“Just think about what our fucking lives would be like if we just shared,” he says. “I do think there is a thread that ties together so many different issues today — I think that's part of what the piece tries to allude to — that everything from police brutality to LGBTQ rights to sex workers...there's a thread of humanity, which all of these issues are attempting to weave together in a kind of utopian way.”
Long before COVID-19, Williams adds, many people struggled with oppression: “Then the pandemic happened, and there's this hopefulness to it that, like, people were gonna wake up a little bit. Okay, if this hits everybody, they're all good. It's gonna be flat, and everybody's gonna kind of see it. As time went on...we got a little bit of pulling the curtain back and people being able to see how other people live and maybe how they're being pushed down.“
At the time, Williams hoped that people would help each other out economically, build networks of community care. And there was a blink of that before people began to rip each other apart again. But by the time the pandemic lifted, many had embraced cutthroat capitalism as usual. Spectacle returned. Demonstrations fizzled out.
Foo has been unsettled by "the capitalist apparatus and, frankly, more and more for me, the white neo-liberal take on patching things up and doing just enough to get by and telling people 'to shut the fuck up and sit down.' It's disappointing," he says. "And it feels like the greatest barrier, to me is not racists and terrible billionaires, but the people who are just comfortable enough, just happy enough to say, 'Well, why do we need that utopian vision? We can all just go to McDonald's, and it's fine.'"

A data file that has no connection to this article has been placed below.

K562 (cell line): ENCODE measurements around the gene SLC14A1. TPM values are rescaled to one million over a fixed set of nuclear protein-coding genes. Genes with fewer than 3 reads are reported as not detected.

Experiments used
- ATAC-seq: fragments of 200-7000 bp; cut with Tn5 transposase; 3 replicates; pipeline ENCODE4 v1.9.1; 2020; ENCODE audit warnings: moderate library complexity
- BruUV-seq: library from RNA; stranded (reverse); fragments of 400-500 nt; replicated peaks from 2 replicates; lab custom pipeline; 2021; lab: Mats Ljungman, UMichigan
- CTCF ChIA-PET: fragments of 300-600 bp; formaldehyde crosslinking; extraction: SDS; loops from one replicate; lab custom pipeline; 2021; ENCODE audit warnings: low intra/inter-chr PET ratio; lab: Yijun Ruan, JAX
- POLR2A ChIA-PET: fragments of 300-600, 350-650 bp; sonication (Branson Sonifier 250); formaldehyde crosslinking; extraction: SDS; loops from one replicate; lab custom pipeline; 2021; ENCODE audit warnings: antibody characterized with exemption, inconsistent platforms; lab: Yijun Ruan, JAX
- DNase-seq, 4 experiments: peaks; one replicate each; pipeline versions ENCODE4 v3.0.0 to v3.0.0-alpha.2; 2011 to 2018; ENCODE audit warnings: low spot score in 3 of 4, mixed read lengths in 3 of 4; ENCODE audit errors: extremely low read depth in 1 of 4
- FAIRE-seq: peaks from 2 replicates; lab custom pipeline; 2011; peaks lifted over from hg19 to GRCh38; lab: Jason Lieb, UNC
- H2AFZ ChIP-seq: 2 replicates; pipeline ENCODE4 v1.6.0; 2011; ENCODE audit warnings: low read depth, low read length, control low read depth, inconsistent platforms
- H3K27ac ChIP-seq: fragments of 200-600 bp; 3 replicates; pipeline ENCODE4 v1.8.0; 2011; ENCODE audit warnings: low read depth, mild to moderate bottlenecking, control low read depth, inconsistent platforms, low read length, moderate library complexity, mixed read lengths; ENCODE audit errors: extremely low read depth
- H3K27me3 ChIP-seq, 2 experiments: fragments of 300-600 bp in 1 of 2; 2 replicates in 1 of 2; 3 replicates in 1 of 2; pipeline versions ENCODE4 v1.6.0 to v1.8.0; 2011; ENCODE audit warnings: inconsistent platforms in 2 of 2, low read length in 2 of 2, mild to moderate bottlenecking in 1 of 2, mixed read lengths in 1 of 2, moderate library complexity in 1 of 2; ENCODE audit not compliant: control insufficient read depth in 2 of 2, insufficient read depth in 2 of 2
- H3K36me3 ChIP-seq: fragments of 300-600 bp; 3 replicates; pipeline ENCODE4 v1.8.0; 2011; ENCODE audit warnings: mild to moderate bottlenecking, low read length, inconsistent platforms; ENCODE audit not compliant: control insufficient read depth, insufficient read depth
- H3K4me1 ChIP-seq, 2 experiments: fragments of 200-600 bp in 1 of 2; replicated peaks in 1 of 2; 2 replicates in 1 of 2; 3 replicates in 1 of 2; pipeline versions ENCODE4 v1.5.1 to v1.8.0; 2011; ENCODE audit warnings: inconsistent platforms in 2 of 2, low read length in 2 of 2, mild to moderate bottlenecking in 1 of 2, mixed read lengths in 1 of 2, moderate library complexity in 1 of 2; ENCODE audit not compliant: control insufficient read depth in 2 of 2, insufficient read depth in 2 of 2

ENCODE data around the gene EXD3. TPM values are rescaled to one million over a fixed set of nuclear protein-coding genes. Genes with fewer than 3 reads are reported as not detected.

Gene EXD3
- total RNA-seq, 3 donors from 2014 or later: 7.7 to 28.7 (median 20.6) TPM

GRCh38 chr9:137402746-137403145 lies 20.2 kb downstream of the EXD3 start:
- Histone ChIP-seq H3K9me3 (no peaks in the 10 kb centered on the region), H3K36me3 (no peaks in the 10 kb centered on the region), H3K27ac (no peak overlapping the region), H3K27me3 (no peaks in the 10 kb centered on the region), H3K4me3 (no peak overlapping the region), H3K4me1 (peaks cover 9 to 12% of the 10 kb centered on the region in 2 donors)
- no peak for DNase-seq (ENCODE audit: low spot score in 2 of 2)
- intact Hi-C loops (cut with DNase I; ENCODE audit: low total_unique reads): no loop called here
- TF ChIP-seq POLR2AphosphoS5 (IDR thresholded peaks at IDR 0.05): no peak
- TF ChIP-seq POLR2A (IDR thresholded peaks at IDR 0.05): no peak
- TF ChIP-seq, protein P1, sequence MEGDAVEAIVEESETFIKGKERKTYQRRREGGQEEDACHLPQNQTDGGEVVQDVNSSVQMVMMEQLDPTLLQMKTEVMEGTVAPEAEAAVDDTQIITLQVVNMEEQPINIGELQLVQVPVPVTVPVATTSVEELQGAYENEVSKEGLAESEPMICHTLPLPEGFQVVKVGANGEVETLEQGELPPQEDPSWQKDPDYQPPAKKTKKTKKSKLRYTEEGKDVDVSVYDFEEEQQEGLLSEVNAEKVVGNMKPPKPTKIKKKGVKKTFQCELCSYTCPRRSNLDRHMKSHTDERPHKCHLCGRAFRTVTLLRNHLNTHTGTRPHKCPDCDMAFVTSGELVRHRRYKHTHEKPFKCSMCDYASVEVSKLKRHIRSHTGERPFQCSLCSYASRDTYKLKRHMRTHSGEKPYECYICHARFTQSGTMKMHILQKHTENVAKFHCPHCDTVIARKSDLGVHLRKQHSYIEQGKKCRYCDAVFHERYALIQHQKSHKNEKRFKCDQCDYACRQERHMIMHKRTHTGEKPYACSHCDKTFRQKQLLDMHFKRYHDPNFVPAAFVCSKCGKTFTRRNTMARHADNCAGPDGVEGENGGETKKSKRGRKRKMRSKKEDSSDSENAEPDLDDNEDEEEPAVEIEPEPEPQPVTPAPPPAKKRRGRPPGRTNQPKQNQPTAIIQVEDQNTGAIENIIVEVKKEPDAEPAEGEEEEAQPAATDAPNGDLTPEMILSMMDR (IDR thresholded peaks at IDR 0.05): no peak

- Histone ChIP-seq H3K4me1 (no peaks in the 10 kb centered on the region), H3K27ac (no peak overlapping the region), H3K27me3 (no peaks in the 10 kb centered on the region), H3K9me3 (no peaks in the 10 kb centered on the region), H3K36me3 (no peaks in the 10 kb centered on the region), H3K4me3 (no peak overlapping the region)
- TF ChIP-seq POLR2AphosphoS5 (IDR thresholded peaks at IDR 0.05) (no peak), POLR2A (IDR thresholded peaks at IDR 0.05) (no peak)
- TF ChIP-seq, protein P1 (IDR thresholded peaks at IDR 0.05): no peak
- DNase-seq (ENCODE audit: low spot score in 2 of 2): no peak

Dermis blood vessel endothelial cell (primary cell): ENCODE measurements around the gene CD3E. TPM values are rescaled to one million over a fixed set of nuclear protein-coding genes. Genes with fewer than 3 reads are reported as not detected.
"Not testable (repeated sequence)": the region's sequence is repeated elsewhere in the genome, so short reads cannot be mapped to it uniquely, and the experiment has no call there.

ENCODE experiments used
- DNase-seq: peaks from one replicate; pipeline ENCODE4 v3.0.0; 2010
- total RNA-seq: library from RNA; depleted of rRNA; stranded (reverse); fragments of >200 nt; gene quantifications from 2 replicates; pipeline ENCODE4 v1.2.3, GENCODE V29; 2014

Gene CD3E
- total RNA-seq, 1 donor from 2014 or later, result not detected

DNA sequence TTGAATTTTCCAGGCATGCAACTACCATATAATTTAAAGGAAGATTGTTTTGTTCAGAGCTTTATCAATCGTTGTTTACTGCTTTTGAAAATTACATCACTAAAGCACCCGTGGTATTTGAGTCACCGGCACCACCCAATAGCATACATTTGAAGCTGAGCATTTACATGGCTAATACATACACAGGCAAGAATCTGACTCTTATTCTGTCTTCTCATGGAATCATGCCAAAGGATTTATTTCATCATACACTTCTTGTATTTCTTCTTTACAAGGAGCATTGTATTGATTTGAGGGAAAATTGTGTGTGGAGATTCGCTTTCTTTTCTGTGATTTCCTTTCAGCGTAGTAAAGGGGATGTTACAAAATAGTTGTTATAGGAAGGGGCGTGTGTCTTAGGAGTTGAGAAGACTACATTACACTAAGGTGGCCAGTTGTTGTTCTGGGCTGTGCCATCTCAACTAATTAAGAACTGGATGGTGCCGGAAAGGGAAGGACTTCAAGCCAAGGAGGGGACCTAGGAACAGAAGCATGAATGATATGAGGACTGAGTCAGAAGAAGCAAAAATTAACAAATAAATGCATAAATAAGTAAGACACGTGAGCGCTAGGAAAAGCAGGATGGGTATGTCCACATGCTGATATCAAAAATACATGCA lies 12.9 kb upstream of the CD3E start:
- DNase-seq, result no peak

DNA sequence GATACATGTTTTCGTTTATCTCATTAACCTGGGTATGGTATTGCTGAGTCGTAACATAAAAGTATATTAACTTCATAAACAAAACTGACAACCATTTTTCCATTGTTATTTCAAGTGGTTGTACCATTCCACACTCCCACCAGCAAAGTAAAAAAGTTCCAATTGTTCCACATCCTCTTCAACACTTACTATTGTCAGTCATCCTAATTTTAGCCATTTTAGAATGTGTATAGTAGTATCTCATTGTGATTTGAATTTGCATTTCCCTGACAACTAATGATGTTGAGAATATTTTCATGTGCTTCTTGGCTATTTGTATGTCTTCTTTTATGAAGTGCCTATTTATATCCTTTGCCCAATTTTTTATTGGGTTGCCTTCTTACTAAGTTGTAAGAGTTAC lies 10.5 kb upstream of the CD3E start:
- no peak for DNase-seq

As capitalism stabilizes, questions loom for the artists: What possibility of a better world, if any, can emerge from the collective tragedy of the pandemic? What change can break through? Has that moment of envisioning a better world, one based in care, disappeared entirely?
One answer has been preserved through art, says Foo, noting that it memorializes that sense of possibility that many have forgotten.
“We are terribly temporal, humans,” he explains. “We are caught up in time awfully, awfully often. And we just kind of forget what's happened and how to learn our lessons or what looking into the future gave us. And I think that the power of art — one of the powers, the many powers of art — is the ability to remind us, to serve as a kind of library of vision.”
Yet Williams, whose work often embraces dystopian elements, also acknowledges not always feeling so visionary. Artists don’t just summon up a better possible future. Sometimes they’re also caught in the grind, rushing to the next corporate gig, keeping food on the table.
“It gets kind of hopeless in there,” Williams says, but the pandemic put the dystopian hustle — and paid gigs — on hold. “For a minute, everybody was on pause, and I was like, ‘Yeah, this is the thing to do. This is what I want to do, you know, and I want to go print out big posters and wheat-paste places and whatever. That was really cool. And it's rare that I get to have moments like that.”
Even if capitalism is supplanted, neither Foo nor Williams sees the future as some blissed-out, perfect place without struggle. They have no illusions that the world will be unblemished.
But artists, Foo insists, do have the power to dismiss outright cynicism and preserve a sense of humanity.
“Let's try and just imagine what we could have, what we want and what it could feel like, what the experience could be like,” he says. “And then everyone gets a micro-taste of that experience in the art, and we all work collectively toward that place we’ve all felt together before."
For Foo, progress toward something better for humanity is the point of creation.
“I think that's the great work of creativity,” he says. “It’s to envision a future that does not yet exist.”
So rewind. Pause. Hit play.